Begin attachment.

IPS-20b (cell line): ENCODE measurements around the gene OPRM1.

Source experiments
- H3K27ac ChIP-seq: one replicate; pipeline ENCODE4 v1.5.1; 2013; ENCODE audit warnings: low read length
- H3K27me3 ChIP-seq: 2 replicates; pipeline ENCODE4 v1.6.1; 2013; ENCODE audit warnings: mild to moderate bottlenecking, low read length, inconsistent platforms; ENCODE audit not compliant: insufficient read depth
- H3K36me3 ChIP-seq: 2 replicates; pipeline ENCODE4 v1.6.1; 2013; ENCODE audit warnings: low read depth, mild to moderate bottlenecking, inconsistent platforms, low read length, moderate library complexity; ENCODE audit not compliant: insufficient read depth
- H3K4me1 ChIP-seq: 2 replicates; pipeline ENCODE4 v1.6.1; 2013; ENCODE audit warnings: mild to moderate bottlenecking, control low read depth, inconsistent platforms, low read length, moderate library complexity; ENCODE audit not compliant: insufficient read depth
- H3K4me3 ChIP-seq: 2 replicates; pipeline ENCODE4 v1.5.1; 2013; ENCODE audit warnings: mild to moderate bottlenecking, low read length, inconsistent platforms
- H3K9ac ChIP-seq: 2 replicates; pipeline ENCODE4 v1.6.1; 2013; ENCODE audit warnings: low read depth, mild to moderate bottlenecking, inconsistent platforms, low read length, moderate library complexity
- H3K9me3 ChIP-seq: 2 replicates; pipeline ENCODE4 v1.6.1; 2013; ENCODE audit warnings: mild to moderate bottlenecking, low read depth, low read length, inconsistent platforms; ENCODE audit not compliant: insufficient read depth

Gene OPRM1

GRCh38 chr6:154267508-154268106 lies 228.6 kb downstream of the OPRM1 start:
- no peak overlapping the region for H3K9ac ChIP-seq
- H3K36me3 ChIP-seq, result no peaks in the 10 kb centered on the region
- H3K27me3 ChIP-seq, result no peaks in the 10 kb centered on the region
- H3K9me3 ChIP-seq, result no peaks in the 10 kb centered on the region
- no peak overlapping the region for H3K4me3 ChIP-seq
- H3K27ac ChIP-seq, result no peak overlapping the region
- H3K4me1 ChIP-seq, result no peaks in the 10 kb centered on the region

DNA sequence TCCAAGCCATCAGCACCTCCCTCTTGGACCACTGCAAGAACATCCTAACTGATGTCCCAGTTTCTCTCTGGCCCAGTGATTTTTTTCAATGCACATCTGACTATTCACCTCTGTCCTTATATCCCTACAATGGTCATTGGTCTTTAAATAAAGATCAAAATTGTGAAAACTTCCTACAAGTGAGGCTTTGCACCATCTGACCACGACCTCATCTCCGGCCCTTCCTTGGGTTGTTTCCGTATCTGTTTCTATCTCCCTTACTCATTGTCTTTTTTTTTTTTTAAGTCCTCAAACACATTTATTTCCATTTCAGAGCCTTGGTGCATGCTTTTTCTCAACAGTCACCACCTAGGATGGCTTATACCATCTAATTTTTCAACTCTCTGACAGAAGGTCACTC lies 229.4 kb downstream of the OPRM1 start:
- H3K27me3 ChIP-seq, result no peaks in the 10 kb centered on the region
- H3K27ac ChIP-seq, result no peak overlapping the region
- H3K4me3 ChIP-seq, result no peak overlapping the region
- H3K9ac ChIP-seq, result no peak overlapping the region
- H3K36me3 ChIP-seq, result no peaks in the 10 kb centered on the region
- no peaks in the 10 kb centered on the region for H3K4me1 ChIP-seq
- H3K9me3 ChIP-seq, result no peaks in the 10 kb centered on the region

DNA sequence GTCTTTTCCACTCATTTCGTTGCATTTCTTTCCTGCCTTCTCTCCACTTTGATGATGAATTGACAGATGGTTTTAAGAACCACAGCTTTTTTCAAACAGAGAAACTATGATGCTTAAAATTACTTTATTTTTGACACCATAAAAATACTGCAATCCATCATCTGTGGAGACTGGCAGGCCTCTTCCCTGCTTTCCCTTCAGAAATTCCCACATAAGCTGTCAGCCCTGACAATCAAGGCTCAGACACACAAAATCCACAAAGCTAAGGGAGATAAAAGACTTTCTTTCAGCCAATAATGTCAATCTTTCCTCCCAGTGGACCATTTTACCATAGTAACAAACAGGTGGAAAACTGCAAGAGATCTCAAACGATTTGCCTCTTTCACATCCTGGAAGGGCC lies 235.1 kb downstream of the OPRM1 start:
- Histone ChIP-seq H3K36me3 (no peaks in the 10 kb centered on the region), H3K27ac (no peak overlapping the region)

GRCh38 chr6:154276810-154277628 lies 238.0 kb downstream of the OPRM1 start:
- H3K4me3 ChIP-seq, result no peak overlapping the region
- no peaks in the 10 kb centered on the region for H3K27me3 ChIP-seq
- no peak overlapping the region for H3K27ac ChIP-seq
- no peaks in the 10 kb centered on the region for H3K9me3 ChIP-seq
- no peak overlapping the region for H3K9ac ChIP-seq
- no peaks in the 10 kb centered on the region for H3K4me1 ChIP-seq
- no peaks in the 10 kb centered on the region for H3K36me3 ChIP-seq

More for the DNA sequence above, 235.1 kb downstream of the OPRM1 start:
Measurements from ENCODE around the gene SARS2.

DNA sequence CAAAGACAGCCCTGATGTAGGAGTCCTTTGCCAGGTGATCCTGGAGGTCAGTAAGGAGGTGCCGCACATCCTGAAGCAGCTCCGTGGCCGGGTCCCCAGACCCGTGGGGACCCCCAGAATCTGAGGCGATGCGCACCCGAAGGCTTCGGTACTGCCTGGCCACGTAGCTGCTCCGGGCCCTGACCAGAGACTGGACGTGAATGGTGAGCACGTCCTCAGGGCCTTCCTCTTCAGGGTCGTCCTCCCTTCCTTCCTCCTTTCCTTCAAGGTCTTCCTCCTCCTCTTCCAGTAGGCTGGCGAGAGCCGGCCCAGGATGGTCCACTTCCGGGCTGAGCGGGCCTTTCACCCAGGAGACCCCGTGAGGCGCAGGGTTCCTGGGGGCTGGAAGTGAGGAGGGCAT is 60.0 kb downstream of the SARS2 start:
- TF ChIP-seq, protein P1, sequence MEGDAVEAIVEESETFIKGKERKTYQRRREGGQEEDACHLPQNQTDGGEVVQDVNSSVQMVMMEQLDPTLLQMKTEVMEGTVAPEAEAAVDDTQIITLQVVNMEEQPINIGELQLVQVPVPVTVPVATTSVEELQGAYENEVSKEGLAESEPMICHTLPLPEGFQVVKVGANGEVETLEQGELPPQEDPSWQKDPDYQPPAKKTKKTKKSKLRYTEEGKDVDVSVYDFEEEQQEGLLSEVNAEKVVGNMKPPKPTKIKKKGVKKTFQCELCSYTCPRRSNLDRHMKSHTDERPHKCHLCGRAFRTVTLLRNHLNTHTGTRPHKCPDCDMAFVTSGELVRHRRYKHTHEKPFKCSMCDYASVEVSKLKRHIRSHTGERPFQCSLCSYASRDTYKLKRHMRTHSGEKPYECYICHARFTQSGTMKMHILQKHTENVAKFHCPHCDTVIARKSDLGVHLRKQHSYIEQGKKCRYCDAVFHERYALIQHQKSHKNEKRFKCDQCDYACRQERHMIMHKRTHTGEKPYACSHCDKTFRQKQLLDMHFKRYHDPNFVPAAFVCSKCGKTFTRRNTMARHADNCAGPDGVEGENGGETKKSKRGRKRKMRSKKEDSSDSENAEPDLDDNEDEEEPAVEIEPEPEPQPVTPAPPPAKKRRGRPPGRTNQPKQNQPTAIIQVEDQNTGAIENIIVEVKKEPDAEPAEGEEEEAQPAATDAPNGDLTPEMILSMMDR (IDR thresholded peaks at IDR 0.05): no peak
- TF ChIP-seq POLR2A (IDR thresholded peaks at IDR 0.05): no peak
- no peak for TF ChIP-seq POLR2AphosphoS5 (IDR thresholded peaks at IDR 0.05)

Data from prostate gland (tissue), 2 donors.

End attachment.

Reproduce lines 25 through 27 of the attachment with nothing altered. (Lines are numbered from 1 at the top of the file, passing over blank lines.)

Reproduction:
- no peaks in the 10 kb centered on the region for H3K4me1 ChIP-seq
- H3K9me3 ChIP-seq, result no peaks in the 10 kb centered on the region

DNA sequence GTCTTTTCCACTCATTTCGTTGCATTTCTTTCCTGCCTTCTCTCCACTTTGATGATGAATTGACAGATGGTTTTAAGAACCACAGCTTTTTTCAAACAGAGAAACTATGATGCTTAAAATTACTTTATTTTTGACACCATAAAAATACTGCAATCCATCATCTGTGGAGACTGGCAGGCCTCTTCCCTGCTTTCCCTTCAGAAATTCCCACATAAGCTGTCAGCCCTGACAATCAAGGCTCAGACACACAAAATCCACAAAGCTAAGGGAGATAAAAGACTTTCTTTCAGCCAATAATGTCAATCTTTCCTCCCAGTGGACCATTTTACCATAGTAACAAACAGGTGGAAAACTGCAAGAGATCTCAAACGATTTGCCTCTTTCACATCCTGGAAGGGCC lies 235.1 kb downstream of the OPRM1 start: